There is no doubt the scourge of racism is a black eye for the beacon of hope and light, which the US is supposed to represent. For far too long most of our citizens have been complacent with the status quo. Racism has grown as part of the very fabric of this country. Ideas of race and ideologies of superiority were state sponsored and fundamental to history and structure of the United States. From the slave trade, voter suppression, lynching, segregation, and human rights violations, the list is long and dirty of the atrocities minorities have endured while under the thumb of the US government.
This is, she is not aware that she does not need to have the white beauty attributes in order to be somebody due to she is an individual by herself. In this case, she is not aware that she is beautiful; but the problem is that the rest of society understands beauty according to a determinate ideal; and anything that does not follow this pattern falls off from being considered beautiful. Consequently, not being conscious of her existence as an individual, Pecola rejects her physical appearance because she desires to be beautiful according to the white beauty; and by this act, she also rejects her psyche, her soul and her identity. The repulsion for her physical appearance, her blackness, can be considered, in a larger scale, the renunciation to her African traces, her origin, and by this, the denial of her community too. Tragically, she presents a double personality that does not allow her the realization of any true self.
She experienced a lot of racial oppression and receives a confirmation of her own sense of ugliness. Pauline Breedlove, Pecola’s mother is also one of the people who made her feel that she is ugly. Pauline wanted a white child more because she thinks that being black is ugly. She encourages her husband’s behavior to be able to bring back her own role as a martyr. The father of Pecola, Cholly, felt like he was trapped in his marriage and has lost his interest in life.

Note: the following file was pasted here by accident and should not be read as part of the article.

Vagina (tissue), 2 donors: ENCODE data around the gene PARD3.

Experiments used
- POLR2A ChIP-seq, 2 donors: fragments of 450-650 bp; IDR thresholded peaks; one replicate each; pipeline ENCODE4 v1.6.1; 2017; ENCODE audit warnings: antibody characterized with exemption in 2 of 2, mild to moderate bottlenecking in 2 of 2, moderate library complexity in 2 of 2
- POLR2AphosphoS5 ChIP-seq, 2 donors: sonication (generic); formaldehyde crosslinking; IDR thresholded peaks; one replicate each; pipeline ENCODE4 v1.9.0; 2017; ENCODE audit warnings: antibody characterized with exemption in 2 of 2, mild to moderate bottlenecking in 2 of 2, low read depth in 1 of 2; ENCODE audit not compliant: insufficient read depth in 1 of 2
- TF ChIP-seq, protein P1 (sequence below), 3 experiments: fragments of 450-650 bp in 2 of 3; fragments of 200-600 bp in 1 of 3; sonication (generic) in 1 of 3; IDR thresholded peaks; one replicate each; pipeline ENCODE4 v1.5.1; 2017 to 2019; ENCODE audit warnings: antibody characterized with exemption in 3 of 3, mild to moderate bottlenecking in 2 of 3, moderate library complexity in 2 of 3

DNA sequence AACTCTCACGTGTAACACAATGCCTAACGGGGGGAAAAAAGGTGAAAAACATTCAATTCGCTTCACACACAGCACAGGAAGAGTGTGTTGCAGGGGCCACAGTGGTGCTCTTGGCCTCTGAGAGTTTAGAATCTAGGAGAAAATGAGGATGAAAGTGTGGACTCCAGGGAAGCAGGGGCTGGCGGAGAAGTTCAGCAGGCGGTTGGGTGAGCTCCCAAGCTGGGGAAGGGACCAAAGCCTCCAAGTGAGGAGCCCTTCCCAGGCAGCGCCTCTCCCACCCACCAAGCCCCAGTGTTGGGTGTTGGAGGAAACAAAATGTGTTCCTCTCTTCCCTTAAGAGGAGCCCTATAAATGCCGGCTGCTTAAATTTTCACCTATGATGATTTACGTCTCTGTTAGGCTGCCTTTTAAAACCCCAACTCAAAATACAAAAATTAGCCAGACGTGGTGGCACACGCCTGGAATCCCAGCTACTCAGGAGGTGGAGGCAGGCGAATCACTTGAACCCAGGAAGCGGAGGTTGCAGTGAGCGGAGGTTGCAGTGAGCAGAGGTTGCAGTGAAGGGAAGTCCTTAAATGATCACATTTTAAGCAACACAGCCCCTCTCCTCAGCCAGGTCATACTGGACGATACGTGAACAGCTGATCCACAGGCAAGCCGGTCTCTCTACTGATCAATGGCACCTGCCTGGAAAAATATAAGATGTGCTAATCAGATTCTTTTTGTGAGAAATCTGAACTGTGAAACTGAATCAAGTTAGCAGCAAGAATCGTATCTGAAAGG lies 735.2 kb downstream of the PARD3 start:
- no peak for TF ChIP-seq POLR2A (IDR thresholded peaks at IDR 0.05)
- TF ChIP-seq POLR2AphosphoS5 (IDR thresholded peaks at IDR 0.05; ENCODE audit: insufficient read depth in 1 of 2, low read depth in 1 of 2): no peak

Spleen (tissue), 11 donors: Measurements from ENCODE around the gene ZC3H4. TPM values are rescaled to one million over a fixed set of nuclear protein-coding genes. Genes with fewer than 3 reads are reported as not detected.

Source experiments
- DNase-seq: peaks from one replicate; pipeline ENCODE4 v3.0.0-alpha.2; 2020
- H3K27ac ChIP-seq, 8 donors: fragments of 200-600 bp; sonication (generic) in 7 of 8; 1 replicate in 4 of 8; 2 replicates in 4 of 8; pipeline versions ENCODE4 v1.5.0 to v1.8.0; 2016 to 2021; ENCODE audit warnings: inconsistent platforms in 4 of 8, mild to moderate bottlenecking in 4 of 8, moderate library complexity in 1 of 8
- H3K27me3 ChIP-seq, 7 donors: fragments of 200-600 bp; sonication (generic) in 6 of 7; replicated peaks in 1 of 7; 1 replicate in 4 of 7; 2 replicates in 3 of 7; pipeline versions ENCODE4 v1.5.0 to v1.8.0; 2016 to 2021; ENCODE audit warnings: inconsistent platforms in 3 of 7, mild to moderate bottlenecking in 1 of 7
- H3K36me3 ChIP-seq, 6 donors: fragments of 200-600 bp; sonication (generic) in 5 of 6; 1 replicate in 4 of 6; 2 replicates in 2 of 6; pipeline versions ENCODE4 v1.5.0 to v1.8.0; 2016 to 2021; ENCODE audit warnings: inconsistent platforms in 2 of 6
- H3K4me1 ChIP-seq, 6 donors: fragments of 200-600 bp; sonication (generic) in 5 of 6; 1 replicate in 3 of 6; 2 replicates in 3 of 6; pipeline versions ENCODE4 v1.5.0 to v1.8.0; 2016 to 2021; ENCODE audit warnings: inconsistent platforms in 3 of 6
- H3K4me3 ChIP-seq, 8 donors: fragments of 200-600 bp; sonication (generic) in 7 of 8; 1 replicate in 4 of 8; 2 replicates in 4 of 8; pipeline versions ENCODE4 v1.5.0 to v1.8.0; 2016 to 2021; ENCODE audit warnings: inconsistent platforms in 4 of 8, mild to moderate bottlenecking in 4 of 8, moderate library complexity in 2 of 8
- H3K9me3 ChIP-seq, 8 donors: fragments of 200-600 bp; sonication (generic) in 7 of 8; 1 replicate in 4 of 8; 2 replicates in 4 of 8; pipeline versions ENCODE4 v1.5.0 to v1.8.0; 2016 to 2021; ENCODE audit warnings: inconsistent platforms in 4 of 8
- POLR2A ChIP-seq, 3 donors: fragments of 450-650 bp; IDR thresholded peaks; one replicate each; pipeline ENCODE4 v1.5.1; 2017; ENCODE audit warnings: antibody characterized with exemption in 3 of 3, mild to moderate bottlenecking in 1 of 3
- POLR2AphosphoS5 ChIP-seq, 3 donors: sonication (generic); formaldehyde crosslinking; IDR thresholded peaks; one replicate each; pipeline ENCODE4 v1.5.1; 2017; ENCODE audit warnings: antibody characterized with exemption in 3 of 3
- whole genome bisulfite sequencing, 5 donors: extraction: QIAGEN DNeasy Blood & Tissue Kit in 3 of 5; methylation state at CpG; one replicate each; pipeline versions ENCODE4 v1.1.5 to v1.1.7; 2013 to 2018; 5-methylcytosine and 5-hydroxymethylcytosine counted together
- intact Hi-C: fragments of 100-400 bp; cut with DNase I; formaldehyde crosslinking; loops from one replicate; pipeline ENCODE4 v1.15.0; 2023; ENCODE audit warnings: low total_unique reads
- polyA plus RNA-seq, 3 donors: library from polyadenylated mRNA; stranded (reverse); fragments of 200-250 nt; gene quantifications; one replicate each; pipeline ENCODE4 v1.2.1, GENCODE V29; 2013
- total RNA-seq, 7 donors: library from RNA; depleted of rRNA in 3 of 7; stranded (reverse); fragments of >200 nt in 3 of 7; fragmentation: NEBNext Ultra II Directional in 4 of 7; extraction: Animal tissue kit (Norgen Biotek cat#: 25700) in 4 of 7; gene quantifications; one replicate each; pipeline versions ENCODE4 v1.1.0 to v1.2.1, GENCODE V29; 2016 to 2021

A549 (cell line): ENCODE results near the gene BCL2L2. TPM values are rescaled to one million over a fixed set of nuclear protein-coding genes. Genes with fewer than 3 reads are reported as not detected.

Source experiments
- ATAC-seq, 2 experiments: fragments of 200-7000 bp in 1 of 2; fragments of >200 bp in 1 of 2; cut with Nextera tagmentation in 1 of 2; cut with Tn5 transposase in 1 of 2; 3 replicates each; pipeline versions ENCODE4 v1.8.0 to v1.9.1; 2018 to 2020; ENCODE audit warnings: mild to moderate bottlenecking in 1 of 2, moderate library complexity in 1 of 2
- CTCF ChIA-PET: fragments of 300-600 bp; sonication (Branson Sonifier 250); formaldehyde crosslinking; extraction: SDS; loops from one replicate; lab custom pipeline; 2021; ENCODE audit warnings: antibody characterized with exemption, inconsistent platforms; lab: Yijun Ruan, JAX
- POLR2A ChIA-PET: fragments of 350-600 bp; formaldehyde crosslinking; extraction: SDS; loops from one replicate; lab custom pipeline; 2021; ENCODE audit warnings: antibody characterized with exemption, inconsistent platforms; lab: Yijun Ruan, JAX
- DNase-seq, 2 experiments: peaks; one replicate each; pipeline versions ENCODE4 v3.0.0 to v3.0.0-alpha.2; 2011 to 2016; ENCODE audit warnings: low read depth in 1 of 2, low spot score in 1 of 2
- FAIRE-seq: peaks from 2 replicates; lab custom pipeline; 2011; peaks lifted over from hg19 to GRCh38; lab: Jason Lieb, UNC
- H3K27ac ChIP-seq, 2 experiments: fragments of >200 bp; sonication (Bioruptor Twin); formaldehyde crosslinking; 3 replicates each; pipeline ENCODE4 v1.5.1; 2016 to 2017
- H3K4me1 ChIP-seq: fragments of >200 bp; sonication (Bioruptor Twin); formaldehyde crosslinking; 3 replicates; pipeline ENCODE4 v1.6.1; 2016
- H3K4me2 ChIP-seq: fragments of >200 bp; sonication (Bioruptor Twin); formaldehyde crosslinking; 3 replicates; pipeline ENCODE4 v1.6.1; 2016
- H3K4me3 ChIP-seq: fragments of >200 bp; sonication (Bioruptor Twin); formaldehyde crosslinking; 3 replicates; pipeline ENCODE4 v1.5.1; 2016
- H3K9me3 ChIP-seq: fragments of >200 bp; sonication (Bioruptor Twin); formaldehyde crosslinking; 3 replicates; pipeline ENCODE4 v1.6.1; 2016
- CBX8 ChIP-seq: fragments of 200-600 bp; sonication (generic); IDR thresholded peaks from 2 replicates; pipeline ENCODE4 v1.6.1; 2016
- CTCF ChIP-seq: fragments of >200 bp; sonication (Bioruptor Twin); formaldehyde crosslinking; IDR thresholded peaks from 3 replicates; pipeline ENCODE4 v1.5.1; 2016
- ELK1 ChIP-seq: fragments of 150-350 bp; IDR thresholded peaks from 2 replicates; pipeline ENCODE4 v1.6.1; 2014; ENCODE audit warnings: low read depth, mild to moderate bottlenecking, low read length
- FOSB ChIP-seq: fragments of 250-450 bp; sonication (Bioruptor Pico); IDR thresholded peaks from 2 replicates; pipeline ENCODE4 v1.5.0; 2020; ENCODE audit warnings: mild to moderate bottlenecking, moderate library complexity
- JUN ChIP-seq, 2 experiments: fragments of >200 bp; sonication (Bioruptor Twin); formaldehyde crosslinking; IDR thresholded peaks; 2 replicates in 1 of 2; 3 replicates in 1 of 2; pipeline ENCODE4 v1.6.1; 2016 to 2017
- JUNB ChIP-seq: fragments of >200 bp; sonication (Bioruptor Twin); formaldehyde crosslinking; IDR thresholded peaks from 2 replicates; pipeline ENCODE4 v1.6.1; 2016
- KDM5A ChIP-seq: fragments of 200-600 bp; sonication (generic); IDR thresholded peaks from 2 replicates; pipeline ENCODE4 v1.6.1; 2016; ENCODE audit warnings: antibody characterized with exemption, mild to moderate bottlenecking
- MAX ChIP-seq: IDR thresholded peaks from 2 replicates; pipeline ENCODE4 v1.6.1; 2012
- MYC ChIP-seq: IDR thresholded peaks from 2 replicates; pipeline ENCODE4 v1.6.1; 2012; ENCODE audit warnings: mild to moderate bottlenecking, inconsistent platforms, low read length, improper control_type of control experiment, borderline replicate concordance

We mustn’t do bad things in front of those pretty eyes’” (46), Morrison suggests that Pecola believes that her identity is based on her eyes and that attaining beauty would be the solution for gaining acceptance from others. The “pictures” and the “sights” the narrator refers to are her memories or experiences. “Those eyes” are what allow people to see the world and are often referred to as symbols of truth and “the windows to the soul.” Pecola’s desire to change her eyes means that she wants to alter the truth: her race, her self-imposed “ugliness,” her experiences, her identity—everything that makes her who she is. In this quote, Pecola believes that the word “different” means to be “beautiful.” When Pecola believes that “if those eyes of her” were “different,” she believes that altering
Views On Colonialism In the speech “Effects Of Colonialism On Africa’s Past And Present”, Dr. Motsoko Pheko believes that the colonization of Africa was negative for the entire continent because it brought looting, slavery, and violence. Pheko uses pathos to advance this view. For example, Pheko states that colonised Africans were treated not only as sub-humans, they were denied basic rights such as education and the right to land for decent housing, farming, mining, and fishing. This example of pathos demonstrates that colonization of Africa was negative for the entire continent. The use of the phrase “denied basic rights” appeals to emotion by describing how the colonised Africans were denied basic rights and treated as less than human.